If we can understand and accept that God is the all-powerful creator of the universe, then it should not be a stretch for us to accept that He can raise our bodies from the dead as well. “Why is it considered incredible among you people if God does raise the dead?” Acts 26:8.
The Nature of Our Resurrected Bodies
The second question, “and with what kind of body do they [the resurrected] come?” is answered in 1 Corinthians 15:50-53. Paul begins with the fact that “flesh and blood cannot inherit the kingdom of God.” That is, our earthly mortal bodies cannot receive the immortal kingdom of God. This is illustrated by what God said to Moses in Exodus 33:20, “You cannot see Me and live!” Our bodies as they are, even resurrected, cannot comprehend the full glory and majesty of God.
Our bodies are, in the words of Paul, “sown a perishable body… sown in dishonor…in weakness… a natural body” (vv.42-44). Our bodies, as they are, cannot enter heaven. Our bodies must be made ready for eternity with God. To illustrate this, Paul compares this perishable body as a seed like the wheat of the field, and just as the seed must “die” so the wheat plant can grow, it is with our bodies. There must be a death, of sorts, for the greater, glorified, body to come (cf. 1 Corinthians 15:35-44).
Paul says in 1 Corinthians 15:51-53 that this perishable body without glory will be raised. Christ will transform it. He will clothe it with immortality.
“Behold, I tell you a mystery; we will not all sleep, but we will all be changed… and the dead will be raised imperishable, and we will be changed. For this, perishable must put on the imperishable, and this mortal must put on immortality.”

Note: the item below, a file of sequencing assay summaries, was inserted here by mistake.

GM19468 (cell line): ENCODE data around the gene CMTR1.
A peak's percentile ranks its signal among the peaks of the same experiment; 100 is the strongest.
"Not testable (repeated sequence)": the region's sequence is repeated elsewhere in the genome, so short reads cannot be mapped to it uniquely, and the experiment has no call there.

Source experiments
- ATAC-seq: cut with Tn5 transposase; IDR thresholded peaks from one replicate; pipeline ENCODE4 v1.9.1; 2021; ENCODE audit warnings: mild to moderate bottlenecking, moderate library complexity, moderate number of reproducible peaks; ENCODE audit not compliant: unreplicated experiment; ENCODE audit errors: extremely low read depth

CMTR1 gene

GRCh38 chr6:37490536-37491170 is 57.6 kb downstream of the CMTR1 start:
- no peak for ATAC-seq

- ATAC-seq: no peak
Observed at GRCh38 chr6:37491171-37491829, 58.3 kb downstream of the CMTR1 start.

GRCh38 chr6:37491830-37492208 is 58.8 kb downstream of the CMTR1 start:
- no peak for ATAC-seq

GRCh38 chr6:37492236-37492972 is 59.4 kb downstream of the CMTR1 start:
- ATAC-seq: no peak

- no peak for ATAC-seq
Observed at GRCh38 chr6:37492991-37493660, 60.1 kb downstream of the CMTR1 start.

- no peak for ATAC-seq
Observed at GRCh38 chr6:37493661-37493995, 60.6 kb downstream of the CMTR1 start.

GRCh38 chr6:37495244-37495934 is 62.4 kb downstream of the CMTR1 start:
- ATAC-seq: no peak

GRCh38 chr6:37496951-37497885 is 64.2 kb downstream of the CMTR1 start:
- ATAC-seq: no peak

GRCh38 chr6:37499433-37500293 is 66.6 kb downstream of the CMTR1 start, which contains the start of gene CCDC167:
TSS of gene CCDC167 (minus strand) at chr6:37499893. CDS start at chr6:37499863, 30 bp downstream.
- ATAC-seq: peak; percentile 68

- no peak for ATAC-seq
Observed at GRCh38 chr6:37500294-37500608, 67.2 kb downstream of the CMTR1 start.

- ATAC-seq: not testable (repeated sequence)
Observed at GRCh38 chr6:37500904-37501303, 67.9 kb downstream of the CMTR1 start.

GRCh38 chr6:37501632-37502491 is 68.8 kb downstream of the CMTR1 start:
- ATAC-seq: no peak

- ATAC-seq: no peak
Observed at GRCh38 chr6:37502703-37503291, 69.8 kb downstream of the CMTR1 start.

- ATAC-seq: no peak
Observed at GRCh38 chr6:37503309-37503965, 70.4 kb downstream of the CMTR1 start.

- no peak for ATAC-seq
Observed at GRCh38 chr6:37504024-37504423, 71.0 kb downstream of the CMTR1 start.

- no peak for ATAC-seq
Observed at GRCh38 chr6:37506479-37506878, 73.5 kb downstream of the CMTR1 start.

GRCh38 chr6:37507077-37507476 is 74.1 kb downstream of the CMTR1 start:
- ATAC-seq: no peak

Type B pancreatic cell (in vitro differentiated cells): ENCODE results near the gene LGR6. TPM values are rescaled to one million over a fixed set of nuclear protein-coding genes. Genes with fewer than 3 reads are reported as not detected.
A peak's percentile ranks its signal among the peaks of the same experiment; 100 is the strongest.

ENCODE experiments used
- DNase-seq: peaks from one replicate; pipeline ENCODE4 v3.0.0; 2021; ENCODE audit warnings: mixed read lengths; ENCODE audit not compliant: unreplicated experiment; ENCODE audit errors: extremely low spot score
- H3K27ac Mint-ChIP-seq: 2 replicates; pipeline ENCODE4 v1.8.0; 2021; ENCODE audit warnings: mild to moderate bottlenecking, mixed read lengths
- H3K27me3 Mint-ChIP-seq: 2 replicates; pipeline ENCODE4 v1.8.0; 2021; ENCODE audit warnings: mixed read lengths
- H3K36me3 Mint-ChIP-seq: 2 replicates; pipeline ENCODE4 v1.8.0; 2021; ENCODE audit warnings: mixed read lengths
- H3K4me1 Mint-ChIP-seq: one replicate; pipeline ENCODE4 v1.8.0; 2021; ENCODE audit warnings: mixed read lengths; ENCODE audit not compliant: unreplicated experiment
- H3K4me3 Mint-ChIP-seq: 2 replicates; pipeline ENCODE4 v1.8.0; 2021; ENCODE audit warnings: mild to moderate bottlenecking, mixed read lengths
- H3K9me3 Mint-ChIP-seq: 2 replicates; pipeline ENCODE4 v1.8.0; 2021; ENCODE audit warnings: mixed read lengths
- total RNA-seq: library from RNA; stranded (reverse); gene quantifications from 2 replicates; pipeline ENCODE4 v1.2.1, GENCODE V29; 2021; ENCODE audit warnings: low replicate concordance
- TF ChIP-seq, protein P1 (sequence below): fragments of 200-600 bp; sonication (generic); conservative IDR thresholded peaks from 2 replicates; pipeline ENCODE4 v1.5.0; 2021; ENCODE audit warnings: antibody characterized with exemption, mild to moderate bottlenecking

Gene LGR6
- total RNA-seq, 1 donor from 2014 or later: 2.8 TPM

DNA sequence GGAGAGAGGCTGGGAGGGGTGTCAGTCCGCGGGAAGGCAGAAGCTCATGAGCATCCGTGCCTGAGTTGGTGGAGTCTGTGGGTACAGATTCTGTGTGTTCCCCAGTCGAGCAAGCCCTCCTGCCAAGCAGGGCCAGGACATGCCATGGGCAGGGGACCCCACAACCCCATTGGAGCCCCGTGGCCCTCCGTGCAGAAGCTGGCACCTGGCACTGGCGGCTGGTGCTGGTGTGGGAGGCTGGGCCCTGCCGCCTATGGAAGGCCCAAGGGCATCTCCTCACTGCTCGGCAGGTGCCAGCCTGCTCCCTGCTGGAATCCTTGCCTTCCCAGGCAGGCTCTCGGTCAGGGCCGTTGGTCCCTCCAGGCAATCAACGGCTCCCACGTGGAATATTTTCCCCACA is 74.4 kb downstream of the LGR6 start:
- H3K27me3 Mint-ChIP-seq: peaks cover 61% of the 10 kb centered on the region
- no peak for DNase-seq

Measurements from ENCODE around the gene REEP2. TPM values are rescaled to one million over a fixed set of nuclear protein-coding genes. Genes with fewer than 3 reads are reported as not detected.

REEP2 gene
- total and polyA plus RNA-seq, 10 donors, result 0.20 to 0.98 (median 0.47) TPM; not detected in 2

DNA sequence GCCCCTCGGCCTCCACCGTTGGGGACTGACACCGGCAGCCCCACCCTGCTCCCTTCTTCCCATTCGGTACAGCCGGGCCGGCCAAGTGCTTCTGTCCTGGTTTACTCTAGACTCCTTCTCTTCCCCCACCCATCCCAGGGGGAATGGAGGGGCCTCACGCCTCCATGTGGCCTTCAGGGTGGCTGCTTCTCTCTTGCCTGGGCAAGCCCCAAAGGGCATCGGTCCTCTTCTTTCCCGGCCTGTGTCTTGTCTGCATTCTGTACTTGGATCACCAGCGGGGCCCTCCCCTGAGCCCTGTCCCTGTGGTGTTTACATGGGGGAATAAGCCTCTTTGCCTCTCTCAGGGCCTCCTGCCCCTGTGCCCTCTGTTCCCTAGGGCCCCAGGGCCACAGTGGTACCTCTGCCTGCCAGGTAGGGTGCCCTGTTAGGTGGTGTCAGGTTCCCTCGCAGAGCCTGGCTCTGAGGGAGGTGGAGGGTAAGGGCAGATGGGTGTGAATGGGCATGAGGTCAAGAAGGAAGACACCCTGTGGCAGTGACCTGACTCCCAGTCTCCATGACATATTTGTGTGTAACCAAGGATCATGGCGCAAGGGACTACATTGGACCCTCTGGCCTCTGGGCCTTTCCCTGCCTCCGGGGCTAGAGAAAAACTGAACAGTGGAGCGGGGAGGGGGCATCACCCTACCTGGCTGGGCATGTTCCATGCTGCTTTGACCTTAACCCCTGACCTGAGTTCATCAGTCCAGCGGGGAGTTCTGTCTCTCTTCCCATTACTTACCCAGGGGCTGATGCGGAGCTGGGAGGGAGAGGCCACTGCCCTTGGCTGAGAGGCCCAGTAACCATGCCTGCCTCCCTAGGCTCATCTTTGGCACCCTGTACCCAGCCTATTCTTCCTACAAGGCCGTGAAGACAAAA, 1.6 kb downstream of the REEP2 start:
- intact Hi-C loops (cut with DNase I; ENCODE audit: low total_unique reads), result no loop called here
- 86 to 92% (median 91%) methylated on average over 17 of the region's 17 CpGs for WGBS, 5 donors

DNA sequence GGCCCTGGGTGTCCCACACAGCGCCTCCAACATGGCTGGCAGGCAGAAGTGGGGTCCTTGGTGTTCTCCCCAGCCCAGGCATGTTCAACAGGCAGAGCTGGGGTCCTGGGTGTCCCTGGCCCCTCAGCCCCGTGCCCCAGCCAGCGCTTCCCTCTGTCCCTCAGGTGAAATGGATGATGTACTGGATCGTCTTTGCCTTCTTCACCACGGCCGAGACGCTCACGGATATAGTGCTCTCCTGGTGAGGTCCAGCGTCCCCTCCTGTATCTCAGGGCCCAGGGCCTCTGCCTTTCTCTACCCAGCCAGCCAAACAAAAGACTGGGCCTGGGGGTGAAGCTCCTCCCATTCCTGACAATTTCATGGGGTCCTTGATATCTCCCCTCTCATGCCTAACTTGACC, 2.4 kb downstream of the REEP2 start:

We understand that this body will be raised and transformed. However, like the Apostle John, we must confess that we do not know what that glorified body will look like. John said as much in 1 John 3:2 said, “Beloved, now we are children of God, and it has not appeared as yet what we will be. We know that when He appears, we will be like Him because we will see Him just as He is.”
Our Victory in the Resurrection
I want to end how Paul ended in 1 Corinthians 15:54-58. Christians wait eagerly for the redemption of this body (Romans 8:23) because it means our ultimate victory over death and sin in Christ.
Paul says that when this mortal body shall put on immortality (1 Corinthians 15:54), “Then will come about the saying that is written, “death is swallowed up in victory. O death, where is your victory? O death where is your victory?” Through Jesus, all humanity will be raised, but it is only the Christian who will be able to say on that day O death, where is your victory?
In the meantime, the resurrection provides the backdrop for our entire life with Christ. I will be raised one day; therefore, what I do here matters. The labors I engage in have eternal consequences. “Therefore, my beloved brethren, be steadfast, immovable, always abounding in the work of the Lord, knowing that your toil is not in vain in the Lord” 1 Corinthians 15:58.
Because I will one day be raised, I need to press on to that day.